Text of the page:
Nothing happened. The sky was thick with white cloud. The wind would occasionally blow the Cumulonimbus and Altostratus apart slightly and the crescent moon would poke its way through, teasing us with the promise of a none-more-black sky behind the cloud. No clear sky, no Aurora, they say. And we had no clear sky and definitely no Aurora. It didn’t stop some of our more challenged fellow watchers turning south to take pictures of the glowing sky above Saltcoats, the town’s light pollution (see, expert!) reflecting on the white cloud base to create a glow that, I’m certain, folk will be passing off as yer actual Aurora across social media today.

It’s the fear of being there and yet missing it, isn’t it? Have you ever seen that footage from one of those video bloopers shows, where the camera is trained on the space shuttle and, as the countdown gets to “lift off!” the camera operator swears loudly and quickly turns to their left, only to see a cloud of smoke and fire where the now-launched actual shuttle sat only seconds before? I was convinced that’d be us, looking where we thought was north, oblivious to the sky erupting behind us. 

A quick scroll though Twitter confirmed that the light show had started its merry dance in other parts of the world. Gourock, 20 miles up the road had it good. Oban. Arisaig. Ullapool. The Hebrides. The more rural and further north, the better. But still the clouds above us kept their firmly knitted pattern tightly shut. My Aurora app fluctuated between a 6% and 7% chance of seeing any action, but still we, and about a hundred other hopefuls around us, persevered.

It was not to be.

We left around half past ten. Two and a half hours of willing clouds to part and laughing at strangers taking pictures of what was definitely not the Northern Lights and scrolling enviously through Twitter drew to a conclusion and we admitted defeat. We weren’t the first to leave, but we were definitely not the last. I drove home, one eye on the road, the other in my rear view mirror, lest the Lights sneaked out at our expense. I don’t think they ever did.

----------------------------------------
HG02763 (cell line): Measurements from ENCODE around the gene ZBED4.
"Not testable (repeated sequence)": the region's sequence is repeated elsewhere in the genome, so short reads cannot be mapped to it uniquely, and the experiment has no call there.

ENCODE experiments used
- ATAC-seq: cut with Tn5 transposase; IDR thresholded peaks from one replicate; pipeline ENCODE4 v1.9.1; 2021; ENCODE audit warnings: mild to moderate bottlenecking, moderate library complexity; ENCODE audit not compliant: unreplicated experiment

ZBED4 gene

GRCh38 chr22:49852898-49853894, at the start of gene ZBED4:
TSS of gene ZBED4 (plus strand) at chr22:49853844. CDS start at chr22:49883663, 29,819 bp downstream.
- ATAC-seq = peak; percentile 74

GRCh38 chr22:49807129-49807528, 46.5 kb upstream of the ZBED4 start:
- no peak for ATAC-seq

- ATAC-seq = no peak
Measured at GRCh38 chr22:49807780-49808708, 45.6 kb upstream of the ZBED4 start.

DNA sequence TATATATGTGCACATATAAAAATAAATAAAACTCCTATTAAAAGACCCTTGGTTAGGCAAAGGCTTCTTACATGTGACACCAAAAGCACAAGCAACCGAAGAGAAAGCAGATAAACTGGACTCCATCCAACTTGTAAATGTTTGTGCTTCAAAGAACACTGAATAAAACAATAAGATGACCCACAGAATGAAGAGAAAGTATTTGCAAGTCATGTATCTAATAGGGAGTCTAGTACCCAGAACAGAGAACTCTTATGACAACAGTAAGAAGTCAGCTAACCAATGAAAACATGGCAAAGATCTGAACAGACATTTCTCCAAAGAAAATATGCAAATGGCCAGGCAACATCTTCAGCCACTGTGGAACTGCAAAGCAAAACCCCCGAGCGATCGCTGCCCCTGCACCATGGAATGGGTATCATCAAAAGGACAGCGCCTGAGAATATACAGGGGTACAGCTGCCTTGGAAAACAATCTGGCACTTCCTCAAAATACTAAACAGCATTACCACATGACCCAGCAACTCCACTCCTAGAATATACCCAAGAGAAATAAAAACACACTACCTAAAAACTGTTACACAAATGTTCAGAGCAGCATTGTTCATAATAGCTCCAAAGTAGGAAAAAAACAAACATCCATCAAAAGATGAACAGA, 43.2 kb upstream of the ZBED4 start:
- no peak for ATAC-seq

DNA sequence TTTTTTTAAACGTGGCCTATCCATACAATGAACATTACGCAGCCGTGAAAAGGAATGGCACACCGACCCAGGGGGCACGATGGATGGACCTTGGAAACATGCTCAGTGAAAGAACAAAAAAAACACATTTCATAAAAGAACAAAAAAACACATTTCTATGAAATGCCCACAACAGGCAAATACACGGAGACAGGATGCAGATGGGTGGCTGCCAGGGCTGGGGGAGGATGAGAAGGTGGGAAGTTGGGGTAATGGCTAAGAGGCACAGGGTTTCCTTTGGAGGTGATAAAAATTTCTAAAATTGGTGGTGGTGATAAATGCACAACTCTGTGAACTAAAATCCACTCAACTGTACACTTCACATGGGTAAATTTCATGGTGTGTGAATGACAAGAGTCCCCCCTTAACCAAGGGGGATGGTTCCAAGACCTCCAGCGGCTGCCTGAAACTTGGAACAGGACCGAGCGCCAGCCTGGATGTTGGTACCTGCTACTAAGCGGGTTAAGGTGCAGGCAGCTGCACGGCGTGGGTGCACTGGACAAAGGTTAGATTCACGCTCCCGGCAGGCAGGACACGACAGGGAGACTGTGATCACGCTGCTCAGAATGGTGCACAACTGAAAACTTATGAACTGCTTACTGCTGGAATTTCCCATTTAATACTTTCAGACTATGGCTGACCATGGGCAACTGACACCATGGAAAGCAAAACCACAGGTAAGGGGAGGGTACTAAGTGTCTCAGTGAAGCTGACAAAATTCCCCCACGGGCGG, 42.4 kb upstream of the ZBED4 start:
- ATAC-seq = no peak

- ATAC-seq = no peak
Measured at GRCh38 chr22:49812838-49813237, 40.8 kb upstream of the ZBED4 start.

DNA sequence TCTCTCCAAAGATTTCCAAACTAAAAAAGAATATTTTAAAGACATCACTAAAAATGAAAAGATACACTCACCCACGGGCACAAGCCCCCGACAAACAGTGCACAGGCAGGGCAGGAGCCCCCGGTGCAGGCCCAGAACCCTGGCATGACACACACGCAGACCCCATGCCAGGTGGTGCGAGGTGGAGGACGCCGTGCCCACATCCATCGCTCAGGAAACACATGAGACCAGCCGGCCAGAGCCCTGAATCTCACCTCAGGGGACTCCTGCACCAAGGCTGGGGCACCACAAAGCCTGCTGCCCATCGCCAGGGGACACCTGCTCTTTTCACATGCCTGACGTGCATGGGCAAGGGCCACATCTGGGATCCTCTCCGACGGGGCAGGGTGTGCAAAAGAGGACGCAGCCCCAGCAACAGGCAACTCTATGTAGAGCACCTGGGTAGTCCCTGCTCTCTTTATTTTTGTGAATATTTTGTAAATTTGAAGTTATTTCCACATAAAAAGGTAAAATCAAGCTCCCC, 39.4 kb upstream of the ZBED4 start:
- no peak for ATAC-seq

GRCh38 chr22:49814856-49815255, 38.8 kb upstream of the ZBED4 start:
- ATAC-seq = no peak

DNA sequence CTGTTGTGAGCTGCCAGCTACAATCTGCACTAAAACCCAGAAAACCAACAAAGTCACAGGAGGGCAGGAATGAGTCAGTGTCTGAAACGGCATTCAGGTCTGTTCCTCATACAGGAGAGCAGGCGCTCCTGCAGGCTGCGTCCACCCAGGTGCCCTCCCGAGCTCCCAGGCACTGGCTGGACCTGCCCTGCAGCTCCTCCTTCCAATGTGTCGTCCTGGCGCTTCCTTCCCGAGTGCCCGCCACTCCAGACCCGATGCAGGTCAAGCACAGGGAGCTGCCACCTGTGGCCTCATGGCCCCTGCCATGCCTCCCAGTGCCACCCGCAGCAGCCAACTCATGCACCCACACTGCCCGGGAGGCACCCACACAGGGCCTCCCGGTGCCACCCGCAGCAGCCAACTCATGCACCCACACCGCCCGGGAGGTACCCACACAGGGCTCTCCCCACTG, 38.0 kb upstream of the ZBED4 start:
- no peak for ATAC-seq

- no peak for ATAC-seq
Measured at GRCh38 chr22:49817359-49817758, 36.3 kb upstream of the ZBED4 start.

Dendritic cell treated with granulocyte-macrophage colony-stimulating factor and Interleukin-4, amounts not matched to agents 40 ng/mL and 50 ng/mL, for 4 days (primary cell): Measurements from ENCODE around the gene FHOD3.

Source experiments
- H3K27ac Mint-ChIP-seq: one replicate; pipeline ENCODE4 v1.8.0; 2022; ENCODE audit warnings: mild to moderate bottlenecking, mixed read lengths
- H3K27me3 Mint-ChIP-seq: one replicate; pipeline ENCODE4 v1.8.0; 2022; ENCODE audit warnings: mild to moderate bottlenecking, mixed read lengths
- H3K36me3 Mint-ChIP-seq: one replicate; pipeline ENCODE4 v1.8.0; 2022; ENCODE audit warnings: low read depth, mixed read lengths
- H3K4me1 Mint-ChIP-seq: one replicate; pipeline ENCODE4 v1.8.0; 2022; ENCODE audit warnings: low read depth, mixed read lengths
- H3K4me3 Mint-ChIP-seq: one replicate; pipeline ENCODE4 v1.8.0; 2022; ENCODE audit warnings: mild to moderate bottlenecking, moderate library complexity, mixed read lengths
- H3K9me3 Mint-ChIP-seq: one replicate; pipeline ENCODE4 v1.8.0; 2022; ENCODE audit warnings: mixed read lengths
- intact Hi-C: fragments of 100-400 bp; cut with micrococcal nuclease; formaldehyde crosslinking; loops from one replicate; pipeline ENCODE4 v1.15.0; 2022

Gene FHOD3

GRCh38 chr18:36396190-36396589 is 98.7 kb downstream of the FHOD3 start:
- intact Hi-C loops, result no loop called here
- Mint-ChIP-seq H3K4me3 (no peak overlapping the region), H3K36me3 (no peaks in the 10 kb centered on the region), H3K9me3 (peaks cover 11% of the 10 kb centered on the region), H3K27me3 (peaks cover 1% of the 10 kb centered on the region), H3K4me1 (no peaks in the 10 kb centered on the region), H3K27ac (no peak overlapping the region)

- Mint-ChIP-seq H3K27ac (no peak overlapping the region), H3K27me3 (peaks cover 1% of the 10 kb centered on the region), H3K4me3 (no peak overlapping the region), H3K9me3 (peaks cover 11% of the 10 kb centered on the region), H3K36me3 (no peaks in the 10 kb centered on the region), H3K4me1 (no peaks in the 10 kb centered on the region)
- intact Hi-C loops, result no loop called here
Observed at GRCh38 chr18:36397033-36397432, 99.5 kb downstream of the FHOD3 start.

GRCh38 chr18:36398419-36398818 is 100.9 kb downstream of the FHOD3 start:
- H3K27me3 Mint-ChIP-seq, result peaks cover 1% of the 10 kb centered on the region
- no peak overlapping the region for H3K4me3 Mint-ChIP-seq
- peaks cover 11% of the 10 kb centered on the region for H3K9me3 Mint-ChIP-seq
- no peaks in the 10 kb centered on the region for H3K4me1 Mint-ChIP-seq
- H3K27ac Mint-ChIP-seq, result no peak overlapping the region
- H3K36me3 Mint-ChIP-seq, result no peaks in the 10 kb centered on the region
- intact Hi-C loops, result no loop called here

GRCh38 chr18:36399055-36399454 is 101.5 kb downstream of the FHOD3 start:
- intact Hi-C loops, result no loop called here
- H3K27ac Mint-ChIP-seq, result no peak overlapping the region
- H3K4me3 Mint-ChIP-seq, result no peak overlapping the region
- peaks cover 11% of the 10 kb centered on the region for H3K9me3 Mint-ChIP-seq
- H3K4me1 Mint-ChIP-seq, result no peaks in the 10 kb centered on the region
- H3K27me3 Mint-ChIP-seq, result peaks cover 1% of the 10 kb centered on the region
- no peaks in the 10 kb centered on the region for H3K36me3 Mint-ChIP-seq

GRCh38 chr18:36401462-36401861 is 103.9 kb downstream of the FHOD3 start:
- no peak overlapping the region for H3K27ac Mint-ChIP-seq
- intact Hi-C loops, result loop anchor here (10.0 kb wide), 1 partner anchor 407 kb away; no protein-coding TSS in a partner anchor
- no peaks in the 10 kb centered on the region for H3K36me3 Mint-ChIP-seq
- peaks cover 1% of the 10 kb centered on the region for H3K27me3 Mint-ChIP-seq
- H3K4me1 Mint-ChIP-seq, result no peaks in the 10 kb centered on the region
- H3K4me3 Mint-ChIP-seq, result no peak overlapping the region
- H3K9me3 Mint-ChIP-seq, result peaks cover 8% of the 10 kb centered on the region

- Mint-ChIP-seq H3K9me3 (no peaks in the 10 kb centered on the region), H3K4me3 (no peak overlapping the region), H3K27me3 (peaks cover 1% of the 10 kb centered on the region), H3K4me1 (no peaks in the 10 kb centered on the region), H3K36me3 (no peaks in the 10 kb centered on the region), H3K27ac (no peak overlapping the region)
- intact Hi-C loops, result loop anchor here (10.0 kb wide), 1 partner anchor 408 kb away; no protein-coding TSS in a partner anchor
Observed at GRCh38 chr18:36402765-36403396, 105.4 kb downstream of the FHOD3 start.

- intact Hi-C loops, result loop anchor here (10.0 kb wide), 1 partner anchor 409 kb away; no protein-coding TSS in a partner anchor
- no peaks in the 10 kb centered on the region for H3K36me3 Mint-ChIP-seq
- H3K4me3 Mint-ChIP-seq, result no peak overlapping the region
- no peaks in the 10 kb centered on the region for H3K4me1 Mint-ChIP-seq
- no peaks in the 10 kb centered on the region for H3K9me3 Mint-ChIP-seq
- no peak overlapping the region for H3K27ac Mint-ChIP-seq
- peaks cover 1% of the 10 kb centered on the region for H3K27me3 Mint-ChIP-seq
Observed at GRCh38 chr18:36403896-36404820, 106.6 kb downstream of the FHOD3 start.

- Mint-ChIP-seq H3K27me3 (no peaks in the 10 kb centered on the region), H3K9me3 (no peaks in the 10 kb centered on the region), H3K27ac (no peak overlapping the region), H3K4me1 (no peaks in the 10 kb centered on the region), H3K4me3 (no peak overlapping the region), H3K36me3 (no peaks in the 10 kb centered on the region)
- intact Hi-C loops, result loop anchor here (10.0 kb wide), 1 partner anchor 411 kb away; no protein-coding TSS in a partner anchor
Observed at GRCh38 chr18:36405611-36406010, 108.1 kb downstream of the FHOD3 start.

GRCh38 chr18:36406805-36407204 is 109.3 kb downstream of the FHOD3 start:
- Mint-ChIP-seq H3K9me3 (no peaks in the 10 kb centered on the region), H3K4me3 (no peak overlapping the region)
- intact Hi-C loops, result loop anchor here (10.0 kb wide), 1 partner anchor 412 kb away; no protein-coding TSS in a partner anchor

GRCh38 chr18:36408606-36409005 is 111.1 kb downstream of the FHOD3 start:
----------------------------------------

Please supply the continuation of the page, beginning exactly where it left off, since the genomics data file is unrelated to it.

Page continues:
Super Furry AnimalsNorthern Lites

Northern Lights, Kilwinning, 27th February 2023

Super Furry Animals wrote Northern Lites after being convinced they’d witnessed the phenomena of the Aurora Borealis. One of our best-ever bands, the group’s eclectic, catch-all ethos is put to good use on a track that bursts with steel drums, frothy mariachi trumpet blasts and overlapping Beach Boys harmonies. A scraping guiro provides its Beck-like percussive rhythm, its fuzz guitar and Caribbean rhythmic groove swaying hips to the very end. If only I’d thought to play this last night in Ardrossan, it might’ve summoned up the Aurora to make a fleeting appearance.

I think I’ll try that tonight. 


Get This!

I Can’t Get Enough Of This

Zoom!, the opening track on Love Kraft, Super Furry Animals‘ 7th album begins with a SPLASH! – the sound of guitar player Huw Bunford diving into a Catalonian swimming pool in a hopeful attempt to shake off the stifling sticky midday heat.

Super Furry AnimalsZoom!

At once you’re baptised, immersed in a new rich Super Furry sound that comes steeped in an MOR AOR FM sheen; the heady sound and heavy vibes of ’70s California, of the Holland-era Beach Boys and the coke-flecked Fleetwood Mac, arranged perhaps by David Axelrod. The Super Furries’ kitchen sink approach to their writing finds interweaving melodies and harmonies coasting atop a backing of tinkling, descending keys, a sprinkle of ascending spectral chants, skittering drum breaks and crisp, electric guitars – the sort of guitars where you can hear the fingers scrape across the fretboards as the chords and riffs change shape.